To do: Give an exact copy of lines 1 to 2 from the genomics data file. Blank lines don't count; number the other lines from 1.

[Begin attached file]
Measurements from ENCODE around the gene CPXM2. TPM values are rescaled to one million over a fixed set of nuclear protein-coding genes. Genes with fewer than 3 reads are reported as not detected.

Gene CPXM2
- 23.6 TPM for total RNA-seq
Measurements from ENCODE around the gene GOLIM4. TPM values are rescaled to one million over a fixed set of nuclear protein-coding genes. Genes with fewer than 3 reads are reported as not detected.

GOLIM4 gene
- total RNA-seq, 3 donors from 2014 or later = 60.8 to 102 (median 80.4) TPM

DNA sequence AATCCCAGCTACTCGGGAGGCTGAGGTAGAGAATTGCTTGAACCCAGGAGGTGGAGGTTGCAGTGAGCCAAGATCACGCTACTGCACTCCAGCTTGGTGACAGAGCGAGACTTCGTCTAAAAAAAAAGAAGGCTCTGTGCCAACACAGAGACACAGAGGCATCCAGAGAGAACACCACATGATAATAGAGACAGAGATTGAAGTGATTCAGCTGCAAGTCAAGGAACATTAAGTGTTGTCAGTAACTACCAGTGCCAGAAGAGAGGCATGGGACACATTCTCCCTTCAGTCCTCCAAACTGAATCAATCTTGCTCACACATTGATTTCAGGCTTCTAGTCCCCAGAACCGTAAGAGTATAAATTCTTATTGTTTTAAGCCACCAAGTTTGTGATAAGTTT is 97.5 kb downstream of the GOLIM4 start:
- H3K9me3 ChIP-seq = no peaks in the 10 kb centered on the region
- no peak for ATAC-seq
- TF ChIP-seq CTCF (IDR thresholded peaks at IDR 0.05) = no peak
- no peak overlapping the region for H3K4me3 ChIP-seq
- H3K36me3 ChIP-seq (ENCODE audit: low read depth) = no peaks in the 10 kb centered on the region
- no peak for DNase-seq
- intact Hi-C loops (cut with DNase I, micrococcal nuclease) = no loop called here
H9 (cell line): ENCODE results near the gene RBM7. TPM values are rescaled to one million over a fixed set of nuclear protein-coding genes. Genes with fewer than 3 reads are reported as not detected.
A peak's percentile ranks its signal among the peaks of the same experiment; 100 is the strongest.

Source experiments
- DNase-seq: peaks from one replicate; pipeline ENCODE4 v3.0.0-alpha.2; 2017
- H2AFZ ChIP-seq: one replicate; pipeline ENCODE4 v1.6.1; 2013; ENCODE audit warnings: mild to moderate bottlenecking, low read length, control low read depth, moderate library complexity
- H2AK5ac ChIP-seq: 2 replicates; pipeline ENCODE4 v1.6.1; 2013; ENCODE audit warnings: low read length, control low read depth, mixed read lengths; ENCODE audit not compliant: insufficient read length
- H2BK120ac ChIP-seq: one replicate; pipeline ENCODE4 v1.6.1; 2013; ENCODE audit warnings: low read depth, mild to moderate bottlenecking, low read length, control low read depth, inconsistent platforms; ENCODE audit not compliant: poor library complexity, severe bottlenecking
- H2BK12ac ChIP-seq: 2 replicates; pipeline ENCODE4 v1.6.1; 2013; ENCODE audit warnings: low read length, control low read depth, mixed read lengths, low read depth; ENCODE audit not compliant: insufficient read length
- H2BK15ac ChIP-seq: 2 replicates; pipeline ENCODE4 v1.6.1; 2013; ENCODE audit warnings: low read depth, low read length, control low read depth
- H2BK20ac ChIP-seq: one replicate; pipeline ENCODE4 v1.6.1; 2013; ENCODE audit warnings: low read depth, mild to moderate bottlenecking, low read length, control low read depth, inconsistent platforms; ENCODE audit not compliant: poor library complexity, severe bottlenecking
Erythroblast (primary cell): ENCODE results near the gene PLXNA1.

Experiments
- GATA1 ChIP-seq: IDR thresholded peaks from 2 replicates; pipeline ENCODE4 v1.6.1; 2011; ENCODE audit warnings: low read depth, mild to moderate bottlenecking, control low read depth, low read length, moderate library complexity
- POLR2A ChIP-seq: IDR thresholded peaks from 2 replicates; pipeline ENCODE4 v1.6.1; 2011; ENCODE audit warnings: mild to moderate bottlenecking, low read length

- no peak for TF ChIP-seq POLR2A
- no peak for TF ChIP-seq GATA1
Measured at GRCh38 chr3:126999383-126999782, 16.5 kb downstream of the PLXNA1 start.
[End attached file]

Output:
Measurements from ENCODE around the gene CPXM2. TPM values are rescaled to one million over a fixed set of nuclear protein-coding genes. Genes with fewer than 3 reads are reported as not detected.

Gene CPXM2